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Harringay, Haringey - So Good they Spelt it Twice!

For a few decades now, I've known that the Harringay Park Estate, on which the Ladder was built, was sold off piecemeal to anyone who wanted in on the late Victorian building boom. Whereas today people buy-to-let, in those days people would buy-to-build, and then perhaps let or sell.

To the East of Green Lanes most of the land was built up by just a few developers. On the Ladder, plots were sold in twos, sixes, tens and twelves and occasionally as many as 20.1 Thanks to my own research and to that undertaken by Alan Aris in the 1990s, I've got a pretty good idea of how the Ladder was built up. But I've never really had the story of one of the developers. Who were they? Where did they come from? What happened to them?

Thanks to the present-day developer of a house near to my own on Hewitt Road, I noticed something which led serendipitously to my uncovering the outline of the tale of one Victorian Ladder developer.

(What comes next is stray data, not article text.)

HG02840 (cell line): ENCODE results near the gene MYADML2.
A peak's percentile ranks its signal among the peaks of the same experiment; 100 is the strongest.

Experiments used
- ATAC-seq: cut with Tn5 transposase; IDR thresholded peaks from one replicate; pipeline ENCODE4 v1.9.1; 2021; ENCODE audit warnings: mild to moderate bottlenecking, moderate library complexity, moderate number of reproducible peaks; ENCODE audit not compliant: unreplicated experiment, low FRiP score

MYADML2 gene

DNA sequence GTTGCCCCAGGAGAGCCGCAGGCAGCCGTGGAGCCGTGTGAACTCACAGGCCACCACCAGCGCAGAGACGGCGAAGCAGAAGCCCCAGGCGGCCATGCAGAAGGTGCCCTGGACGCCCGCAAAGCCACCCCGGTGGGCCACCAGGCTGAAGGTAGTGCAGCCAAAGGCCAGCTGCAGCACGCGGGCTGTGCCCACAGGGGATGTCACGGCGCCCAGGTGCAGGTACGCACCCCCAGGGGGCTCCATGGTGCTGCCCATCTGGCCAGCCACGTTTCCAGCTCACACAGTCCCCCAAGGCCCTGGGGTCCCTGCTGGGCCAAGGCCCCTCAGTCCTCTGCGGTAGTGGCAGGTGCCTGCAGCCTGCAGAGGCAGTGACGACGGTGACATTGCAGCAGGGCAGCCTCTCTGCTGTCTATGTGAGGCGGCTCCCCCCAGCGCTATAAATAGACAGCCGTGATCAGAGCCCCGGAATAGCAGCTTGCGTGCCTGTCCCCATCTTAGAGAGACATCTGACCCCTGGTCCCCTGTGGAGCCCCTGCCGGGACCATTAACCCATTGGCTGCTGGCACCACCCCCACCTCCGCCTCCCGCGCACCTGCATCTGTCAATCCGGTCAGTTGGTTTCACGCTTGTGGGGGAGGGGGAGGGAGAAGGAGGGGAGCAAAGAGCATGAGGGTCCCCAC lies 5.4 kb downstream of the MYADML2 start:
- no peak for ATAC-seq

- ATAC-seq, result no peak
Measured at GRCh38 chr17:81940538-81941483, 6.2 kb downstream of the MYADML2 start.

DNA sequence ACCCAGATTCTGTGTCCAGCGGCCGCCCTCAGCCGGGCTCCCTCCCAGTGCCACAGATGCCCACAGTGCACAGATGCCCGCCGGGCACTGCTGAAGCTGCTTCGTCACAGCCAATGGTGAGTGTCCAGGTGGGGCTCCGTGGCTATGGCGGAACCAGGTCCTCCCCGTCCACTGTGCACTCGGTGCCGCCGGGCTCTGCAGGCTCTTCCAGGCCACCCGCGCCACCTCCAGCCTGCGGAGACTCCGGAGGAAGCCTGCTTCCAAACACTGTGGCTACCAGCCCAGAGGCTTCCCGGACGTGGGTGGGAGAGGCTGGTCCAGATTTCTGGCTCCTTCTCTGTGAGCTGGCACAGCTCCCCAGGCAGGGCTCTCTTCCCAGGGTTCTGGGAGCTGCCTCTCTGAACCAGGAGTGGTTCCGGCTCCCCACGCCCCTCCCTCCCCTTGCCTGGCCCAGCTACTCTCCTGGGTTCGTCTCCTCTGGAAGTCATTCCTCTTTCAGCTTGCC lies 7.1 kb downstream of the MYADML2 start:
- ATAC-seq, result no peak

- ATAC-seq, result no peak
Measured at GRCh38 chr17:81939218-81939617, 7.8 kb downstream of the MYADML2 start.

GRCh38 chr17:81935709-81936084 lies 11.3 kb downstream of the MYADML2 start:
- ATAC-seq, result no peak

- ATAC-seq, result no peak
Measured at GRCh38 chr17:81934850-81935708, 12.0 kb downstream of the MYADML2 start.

Like many Ladder houses, this nearby double-fronted house had a name plaque added to each of the bays above the ground floor window. Since I've lived here, like the majority of similar plaques on the Ladder, they've always been just plain white. But, as you can see from the picture above, once the paint was stripped off, the builder could make out some text that had been filled with plaster. A little work revealed the words Stoke House. It meant nothing at first, but I felt fairly certain that its meaning only awaited discovery.

I thought I'd spend a few minutes on the internet to see if I could track it down. First I found the original occupant of the house, then I managed to link him to the house name. Then digging around in various archives, I was able to uncover the surprising tale of one of the builders of the Harringay Ladder.